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Hanley Sustainability Institute

Our Team: Graduate Fellows

The Hanley Sustainability Institute at the University of Dayton launched a graduate fellowship program for the 2021-2022 academic year to attract high-quality students with sustainability interests to UD through an internationally-advertised fellowship competition.

2021-2022 Graduate Fellows


Attea, a December 2019 University of Dayton graduate with a B.S. in environmental biology, is working with Professor of Biology Ryan McEwan.

"I enjoy the solutions-oriented approach that sustainability takes on and how no discipline is excluded within the field," Attea said. "It opens the door to interesting and productive conversations that end up helping human and ecological communities alike."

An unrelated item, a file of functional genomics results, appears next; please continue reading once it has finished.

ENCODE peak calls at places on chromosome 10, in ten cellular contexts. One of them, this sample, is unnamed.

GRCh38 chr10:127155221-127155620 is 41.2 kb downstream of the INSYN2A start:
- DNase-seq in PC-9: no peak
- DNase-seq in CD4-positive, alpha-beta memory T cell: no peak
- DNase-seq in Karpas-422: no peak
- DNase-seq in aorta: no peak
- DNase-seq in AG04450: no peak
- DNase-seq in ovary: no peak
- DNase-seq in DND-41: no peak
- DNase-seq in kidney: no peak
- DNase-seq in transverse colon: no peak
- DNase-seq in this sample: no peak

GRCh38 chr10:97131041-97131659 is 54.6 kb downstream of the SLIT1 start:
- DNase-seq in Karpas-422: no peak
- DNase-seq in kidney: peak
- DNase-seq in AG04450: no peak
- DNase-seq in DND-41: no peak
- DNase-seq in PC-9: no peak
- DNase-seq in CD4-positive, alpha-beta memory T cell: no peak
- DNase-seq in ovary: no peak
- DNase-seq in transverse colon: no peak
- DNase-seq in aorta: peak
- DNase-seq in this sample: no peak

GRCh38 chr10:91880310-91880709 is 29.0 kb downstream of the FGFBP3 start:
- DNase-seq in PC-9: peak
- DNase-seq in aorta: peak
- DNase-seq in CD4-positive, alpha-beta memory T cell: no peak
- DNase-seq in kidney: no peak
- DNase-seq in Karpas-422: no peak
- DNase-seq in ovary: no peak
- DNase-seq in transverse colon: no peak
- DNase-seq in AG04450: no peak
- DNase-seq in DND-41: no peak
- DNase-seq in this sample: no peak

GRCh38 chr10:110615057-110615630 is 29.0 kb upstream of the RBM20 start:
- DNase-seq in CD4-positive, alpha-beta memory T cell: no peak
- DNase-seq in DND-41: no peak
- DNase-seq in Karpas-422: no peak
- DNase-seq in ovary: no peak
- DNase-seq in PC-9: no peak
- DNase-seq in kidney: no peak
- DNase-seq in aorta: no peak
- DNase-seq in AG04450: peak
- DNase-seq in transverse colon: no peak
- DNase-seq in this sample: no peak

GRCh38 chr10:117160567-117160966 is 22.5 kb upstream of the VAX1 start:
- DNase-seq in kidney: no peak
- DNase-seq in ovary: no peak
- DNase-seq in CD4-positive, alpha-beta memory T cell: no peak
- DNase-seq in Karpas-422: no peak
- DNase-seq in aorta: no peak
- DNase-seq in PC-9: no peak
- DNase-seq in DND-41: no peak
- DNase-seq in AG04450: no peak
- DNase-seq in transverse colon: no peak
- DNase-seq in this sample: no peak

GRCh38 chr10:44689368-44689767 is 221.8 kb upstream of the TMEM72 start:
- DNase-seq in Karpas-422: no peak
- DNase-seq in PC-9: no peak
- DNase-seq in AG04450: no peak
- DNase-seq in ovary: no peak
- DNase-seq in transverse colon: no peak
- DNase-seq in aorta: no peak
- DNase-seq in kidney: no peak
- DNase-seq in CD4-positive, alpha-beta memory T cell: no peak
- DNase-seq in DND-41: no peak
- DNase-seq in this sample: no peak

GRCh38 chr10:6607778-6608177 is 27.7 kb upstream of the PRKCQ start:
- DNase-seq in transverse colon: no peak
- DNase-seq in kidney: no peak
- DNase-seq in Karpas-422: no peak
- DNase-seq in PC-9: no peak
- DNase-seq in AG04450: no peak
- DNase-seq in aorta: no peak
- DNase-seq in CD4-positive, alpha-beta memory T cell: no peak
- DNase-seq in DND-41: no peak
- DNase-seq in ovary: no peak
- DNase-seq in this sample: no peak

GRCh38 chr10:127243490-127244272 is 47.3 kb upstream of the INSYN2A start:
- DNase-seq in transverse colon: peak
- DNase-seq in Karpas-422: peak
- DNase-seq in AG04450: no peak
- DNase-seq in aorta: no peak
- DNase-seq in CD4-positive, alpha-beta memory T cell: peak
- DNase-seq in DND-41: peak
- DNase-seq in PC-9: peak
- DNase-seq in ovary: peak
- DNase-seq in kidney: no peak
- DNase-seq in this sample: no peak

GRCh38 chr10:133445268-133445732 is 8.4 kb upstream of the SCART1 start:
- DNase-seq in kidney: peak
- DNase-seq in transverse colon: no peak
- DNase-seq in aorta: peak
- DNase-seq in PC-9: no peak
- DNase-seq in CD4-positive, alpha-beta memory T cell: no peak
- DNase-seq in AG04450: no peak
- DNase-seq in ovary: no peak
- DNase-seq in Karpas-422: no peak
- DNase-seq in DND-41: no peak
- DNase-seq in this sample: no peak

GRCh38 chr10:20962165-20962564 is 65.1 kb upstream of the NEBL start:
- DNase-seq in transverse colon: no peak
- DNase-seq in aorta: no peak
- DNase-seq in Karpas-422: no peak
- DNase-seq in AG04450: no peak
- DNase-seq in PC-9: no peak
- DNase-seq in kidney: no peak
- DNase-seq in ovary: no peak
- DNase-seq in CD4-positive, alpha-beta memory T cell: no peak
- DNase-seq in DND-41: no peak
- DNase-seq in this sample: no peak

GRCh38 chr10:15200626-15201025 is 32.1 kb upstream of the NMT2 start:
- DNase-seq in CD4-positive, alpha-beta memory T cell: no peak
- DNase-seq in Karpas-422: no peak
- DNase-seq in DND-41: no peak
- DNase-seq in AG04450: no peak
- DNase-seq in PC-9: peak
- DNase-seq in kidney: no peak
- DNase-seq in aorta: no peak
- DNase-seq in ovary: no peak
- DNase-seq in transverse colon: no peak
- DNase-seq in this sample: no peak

Their project will use analysis of long term changes in forest composition to study the link between forest dynamics and a complex of ecosystem drivers in forests of southwestern Ohio.

This position will include the expectation of teaching one lab a semester in the Department of Biology. Attea also will work with HSI to advance sustainable landscape efforts on campus, and to help advance a partnership focused on sustainable regional land management with Five Rivers MetroParks, which manages more than 15,000 acres of natural areas in the region.

"What drew me towards this specific opportunity was the array of different paths that could be taken," Attea said. "It has granted me a unique chance to combine my enthusiasm for both forestry and sustainability and to work with them as dynamic, interacting pieces."